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School of Architecture Launches Unique Program
It’s the first of its kind in Canada. This past summer, Dalhousie University’s School of Architecture became the only architecture school in the country to partner with the Canadian Precast Prestressed Concrete Institute (CPCI).
The non-profit industry group works to advance the common interests and general welfare of the structural precast/prestressed concrete industry, the architectural precast concrete industry, and the post-tensioned concrete industry.
The group sponsors research and course work across Canada in various fields, and this is the first partnership with a school of architecture. As part of this initiative, local industry partners who produce pre-cast concrete are partnered with members of academia.
In July, CPCI partnered Dalhousie’s School of Architecture with local industry partner Strescon Limited. Spearheaded by Assistant Professor James Forren, students were offered a two-week, design-build free lab called “Tooling.”
Free lab courses are open to students in the School of Architecture and NSCAD University at the end of the summer academic term. The two-week window allows professors to experiment with various forms of teaching and allows students to focus on a single project with a group leader.
One of this year’s free lab courses was sponsored by CPCI. “During this course, students worked for a week on a design and for the remaining time actually got to build something,” says Forren. “This was a chance for them to learn digital design processes and then follow the entire development from conception to realization.”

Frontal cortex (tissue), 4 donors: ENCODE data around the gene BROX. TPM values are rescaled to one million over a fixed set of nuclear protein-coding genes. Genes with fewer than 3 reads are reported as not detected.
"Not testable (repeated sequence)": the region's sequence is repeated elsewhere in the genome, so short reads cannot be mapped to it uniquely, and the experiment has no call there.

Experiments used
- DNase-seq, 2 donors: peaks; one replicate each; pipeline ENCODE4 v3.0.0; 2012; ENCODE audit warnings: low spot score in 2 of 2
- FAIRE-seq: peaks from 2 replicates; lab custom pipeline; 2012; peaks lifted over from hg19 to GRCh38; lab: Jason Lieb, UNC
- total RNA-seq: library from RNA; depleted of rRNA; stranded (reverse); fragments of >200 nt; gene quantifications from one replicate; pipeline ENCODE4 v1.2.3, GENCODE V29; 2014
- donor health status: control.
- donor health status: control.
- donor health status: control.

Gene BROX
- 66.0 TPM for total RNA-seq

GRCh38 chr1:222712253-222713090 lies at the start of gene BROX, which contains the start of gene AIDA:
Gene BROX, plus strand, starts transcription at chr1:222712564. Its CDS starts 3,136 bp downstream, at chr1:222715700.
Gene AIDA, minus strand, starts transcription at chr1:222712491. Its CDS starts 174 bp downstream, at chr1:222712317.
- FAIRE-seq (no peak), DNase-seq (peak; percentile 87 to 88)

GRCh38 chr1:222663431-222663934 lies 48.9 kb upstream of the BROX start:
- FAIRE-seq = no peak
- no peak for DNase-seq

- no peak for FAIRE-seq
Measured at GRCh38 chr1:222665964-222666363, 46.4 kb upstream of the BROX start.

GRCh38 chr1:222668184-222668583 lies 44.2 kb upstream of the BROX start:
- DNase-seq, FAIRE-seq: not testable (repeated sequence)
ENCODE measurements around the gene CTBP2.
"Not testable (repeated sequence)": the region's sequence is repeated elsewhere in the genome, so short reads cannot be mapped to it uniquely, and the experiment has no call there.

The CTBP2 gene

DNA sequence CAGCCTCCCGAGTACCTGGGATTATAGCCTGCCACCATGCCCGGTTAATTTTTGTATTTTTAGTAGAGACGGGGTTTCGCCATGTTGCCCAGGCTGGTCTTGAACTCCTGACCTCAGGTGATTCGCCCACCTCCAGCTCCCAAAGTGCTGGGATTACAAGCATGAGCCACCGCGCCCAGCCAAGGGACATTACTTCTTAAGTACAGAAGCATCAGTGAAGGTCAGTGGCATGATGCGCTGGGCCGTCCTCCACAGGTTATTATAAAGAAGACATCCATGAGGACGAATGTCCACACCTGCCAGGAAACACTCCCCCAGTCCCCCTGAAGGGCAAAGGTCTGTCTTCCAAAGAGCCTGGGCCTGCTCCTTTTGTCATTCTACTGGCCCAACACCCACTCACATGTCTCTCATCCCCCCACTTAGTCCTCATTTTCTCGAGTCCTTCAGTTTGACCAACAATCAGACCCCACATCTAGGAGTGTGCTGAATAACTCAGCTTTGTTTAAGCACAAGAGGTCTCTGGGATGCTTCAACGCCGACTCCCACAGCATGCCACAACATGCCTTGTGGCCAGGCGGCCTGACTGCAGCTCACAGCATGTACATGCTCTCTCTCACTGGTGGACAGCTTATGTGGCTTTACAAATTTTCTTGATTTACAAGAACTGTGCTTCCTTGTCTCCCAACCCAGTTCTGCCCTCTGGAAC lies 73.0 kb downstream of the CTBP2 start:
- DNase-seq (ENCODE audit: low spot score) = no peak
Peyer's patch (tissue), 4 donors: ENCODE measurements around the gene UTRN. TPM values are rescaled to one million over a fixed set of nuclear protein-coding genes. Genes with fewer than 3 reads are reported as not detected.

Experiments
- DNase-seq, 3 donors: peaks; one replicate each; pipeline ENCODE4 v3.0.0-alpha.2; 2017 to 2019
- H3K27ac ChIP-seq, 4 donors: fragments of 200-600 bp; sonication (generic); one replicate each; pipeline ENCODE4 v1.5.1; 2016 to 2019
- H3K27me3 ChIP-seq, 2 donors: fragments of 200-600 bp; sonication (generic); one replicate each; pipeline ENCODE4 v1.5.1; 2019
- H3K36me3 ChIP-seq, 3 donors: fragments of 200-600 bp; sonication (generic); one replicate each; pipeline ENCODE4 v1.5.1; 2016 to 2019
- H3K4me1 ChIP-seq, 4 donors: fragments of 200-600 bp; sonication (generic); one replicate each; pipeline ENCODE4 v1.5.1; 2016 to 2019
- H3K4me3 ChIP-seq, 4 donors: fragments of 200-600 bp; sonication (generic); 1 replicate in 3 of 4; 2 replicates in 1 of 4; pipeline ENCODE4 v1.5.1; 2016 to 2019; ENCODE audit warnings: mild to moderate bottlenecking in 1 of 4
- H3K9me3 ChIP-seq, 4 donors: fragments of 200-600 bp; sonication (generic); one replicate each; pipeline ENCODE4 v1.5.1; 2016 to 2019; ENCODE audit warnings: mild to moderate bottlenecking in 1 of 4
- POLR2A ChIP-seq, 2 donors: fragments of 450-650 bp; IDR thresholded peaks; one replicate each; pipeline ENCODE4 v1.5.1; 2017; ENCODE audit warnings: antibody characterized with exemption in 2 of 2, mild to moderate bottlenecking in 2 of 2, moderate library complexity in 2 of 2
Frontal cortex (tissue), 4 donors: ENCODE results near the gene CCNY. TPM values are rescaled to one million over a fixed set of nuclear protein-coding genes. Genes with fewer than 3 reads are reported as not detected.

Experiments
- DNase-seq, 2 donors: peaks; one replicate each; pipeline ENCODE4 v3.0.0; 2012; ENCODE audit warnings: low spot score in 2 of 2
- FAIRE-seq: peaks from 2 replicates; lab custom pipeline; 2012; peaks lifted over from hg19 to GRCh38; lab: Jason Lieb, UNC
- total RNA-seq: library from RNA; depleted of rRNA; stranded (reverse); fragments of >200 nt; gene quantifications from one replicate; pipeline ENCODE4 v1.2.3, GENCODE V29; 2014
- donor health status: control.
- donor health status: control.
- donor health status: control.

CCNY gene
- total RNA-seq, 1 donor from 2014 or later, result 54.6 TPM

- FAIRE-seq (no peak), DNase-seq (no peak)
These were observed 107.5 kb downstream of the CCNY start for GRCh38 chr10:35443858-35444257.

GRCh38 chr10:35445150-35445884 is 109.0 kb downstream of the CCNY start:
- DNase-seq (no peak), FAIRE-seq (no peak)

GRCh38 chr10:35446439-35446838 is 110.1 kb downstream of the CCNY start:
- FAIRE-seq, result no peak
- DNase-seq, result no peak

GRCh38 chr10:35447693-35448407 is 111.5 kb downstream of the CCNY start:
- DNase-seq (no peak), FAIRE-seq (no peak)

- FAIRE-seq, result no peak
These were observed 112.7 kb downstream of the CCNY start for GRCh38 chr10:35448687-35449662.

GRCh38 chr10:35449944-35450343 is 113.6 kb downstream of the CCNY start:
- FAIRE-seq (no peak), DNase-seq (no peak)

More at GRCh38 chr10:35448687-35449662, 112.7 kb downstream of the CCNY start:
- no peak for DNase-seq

As part of the pilot program, students were offered a tour of Strescon in Bedford. Representatives from the company were also on hand during the course to provide students with feedback on their designs and a better understanding of the goals and priorities of the company.
“A lot of the work we do in school only gets to a certain level of detail or refinement,” says Forren. “The interest in this is that the students get to see the actual steps that are involved in bringing something to the real world and start to understand how they can intervene as designers.”
“Strescon was very interested to see what students could bring to the table. They wanted to see them explore and fail in their ambitions, so that they could understand their constraints better,” he adds.
Forren says the idea of the program is to “understand the universal through the specific.” Even though the CPCI program involves working with pre-cast concrete, students are learning skills that can be applied to a range of technologies.
“For us, it’s also an interest in understanding construction processes broadly: pre-fabrication, construction sequencing, ideas of design process, prototyping and how you work with industry partners,” he says.
With the pilot program now complete, Forren says students will have the chance advance their ideas in future courses.
“In the fall it’ll be a part of a research course that I teach,” he says. “The free lab was a pilot to get a preliminary understanding of the technologies and processes. Future courses will have a different format but will build on this knowledge.”
The next step is to offer it as a full-semester technology seminar this fall. After that, “the idea is to evolve it over a five-year period. During that time we will start to roll it out to other schools in Canada.”
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